Journal Volume 6 2010
Sir William F. Butler (continued/8)
Butler’s next military deployment was to Egypt in 1882. He was by now 44 years old and a Lieutenant-Colonel. The background to this military adventure harked back to the political structure of Egypt which was nominally a province of the Ottoman Empire ruled by a viceroy called ‘the Khedive’. In reality The Khedive Ismail exercised authority without reference to Istanbul. For many years he had made a practice of hiring British civil servants and soldiers on secondment to buttress his administration. Ismail was intent on modernizing Egypt and he spent lavishly on infrastructure projects including public buildings in Cairo, Railways and the Suez Canal. Unfortunately it was all borrowed money and by 1879 the country was bankrupt. Britain bought 40% of the Suez Canal Co for a fraction of its value but it was not enough to satisfy the bankers in London, Paris and Zurich. Ismail was deposed and replaced by his eldest son Tewfik. Before long the Egyptian peasantry, reduced to misery by government exactions to repay foreign loans, rose in revolt. A popular uprising led by Colonel Arabi staged a coup in which Tewfik was overthrown. Gladstone did all in his power to avoid getting Britain embroiled but the financial lobby and the press, citing the safety of British residents, prevailed and an expedition of 20,000 men was launched under Sir Garnet Wolseley in August 1882.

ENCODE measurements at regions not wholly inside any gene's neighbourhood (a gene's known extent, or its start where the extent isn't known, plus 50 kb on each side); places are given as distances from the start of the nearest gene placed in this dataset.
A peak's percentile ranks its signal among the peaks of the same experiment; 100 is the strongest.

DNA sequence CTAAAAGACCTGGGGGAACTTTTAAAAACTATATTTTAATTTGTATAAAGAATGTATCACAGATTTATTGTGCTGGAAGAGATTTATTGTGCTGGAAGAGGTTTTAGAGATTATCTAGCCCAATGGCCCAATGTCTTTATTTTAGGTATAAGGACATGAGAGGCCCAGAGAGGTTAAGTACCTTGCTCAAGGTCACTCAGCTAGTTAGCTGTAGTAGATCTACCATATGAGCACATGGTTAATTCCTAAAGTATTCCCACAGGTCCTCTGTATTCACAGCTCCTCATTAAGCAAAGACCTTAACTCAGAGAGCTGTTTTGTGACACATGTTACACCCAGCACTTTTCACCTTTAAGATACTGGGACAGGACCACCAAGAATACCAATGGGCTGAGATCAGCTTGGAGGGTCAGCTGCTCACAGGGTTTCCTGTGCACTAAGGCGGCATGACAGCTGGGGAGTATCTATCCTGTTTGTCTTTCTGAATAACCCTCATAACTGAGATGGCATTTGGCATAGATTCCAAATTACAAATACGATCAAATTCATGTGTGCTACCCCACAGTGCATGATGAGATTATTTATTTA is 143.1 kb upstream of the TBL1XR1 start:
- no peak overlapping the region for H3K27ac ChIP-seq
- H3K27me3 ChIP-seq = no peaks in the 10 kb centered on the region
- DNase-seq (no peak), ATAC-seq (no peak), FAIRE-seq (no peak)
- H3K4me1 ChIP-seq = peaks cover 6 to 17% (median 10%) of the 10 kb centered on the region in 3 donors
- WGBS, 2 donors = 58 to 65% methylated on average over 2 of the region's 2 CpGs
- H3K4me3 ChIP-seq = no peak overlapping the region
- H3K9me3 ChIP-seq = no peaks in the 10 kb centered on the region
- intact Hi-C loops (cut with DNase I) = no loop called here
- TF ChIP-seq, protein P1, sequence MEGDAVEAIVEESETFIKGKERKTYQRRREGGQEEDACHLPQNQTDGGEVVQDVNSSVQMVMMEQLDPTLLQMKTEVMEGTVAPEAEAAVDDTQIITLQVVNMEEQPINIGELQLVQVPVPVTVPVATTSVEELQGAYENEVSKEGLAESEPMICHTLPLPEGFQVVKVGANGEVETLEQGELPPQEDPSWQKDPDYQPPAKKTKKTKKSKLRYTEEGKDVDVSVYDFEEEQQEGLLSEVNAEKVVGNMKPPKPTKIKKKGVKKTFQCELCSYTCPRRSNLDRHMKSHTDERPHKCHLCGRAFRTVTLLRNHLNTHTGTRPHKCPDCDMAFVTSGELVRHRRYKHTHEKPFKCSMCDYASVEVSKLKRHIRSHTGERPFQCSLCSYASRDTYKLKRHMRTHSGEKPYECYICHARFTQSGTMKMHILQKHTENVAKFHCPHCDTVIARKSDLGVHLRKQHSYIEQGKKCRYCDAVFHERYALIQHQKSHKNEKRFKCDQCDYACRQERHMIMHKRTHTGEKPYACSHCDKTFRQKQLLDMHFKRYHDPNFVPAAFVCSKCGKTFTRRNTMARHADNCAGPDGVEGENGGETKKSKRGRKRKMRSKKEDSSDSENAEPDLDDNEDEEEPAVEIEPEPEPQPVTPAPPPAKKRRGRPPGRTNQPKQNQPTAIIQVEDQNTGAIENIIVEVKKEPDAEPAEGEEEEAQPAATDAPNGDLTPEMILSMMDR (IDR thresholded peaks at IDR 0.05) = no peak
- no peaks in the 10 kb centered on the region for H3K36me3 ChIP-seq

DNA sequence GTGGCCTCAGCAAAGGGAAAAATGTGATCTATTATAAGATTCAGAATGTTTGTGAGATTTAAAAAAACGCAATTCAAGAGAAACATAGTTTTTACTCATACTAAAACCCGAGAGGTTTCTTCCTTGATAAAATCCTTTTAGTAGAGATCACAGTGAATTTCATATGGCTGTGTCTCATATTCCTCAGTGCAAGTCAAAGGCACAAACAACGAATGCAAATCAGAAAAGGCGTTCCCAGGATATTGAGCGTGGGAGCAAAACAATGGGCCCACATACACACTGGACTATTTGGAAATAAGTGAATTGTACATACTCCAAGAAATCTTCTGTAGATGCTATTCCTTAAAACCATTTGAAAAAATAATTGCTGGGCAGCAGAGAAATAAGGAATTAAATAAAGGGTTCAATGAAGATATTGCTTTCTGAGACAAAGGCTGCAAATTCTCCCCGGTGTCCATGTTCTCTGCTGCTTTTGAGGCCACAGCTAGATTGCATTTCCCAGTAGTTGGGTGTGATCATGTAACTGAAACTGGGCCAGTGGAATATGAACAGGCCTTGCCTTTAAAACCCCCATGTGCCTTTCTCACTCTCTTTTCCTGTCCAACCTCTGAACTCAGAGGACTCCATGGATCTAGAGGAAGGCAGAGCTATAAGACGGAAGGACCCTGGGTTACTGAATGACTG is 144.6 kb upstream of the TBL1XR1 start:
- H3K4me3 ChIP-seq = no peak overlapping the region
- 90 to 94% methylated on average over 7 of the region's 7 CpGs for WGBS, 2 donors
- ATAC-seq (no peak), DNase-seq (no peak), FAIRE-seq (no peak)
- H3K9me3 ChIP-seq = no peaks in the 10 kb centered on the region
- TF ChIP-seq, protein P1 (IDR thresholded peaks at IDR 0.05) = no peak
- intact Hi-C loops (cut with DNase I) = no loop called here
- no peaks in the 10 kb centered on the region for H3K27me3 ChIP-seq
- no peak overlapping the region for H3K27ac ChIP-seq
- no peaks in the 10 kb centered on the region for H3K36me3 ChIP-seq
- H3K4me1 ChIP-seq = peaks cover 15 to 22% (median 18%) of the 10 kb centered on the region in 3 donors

Alexandria was bombarded; the British force landed and marched to Ismailia on the Suez Canal. The Egyptian army was based at Tel-el-Kebir 25 miles to the east. Butler served on Wolseley’s staff planning the campaign. In mid-September following a night march, the British force, following an intense artillery bombardment, launched an assault on the Egyptian camp which caught the defenders unprepared. They did not panic but fought bravely against overwhelming odds. In an hour the British victory was complete.
Butler in his autobiography pays tribute to the Egyptian soldiers:
‘They fought with the greatest determination and gallantry against overwhelming odds. The heaps of dead lying with and across their rifles facing the upcoming sun bore eloquent testimony to that final resolve of these poor fellows. Peace be to them … No word should soldier utter against them; let that be left to the money-changers. They died the good death.’
In the aftermath of the fighting there was a conspiracy to put Colonel Arabi on trial and execute him. Butler knew that his commander Wolseley supported this idea. He also suspected that the British administrators, who detested Gladstone, wished to implicate him in a vengeance killing. Butler was outraged at this unchivalrous behaviour and not for the first or last time committed an act of insubordination. He sat up all night writing a letter to Wolseley’s Chief of Staff protesting against the plan to execute Arabi, which he described as ‘a national crime which will raise the voice of the civilized world against us’. Arabi was in fact reprieved and sent to exile in Ceylon.
Butler returned to England after Tel-el-Kebir little knowing that he was to return within two years as part of an expedition to rescue the man he admired most in the world, Colonel Charles Gordon, besieged in Khartoum by the rebel force of Muhammad Ahmad, ‘the Mahdi’.